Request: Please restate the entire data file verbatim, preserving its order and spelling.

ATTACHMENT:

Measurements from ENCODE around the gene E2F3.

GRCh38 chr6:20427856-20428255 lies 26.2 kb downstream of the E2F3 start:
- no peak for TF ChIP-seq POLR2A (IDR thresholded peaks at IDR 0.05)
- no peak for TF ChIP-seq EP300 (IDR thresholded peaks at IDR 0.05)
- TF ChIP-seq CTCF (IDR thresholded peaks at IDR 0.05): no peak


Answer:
Measurements from ENCODE around the gene E2F3.

GRCh38 chr6:20427856-20428255 lies 26.2 kb downstream of the E2F3 start:
- no peak for TF ChIP-seq POLR2A (IDR thresholded peaks at IDR 0.05)
- no peak for TF ChIP-seq EP300 (IDR thresholded peaks at IDR 0.05)
- TF ChIP-seq CTCF (IDR thresholded peaks at IDR 0.05): no peak